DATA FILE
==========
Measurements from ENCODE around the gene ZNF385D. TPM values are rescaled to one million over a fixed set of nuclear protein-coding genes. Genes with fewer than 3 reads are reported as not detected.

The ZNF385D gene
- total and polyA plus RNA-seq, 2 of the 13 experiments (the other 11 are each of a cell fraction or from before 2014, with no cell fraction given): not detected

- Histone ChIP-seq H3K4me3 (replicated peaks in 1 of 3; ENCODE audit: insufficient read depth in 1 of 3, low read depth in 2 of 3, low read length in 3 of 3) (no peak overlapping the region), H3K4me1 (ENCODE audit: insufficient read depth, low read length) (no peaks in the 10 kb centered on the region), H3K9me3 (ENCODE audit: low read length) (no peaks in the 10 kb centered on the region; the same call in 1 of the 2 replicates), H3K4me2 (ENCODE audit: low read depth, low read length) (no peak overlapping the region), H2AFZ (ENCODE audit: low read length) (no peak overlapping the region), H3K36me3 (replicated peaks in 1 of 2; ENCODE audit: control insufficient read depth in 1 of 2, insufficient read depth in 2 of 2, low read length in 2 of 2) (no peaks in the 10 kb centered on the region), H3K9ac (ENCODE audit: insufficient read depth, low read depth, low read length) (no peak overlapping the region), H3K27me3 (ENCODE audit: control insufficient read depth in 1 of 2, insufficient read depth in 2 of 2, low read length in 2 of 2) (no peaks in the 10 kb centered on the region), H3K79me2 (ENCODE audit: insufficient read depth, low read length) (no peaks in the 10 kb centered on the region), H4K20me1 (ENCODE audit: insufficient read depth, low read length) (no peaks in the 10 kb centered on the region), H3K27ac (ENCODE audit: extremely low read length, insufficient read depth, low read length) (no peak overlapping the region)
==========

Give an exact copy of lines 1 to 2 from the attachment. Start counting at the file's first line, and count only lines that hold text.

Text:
Measurements from ENCODE around the gene ZNF385D. TPM values are rescaled to one million over a fixed set of nuclear protein-coding genes. Genes with fewer than 3 reads are reported as not detected.

The ZNF385D gene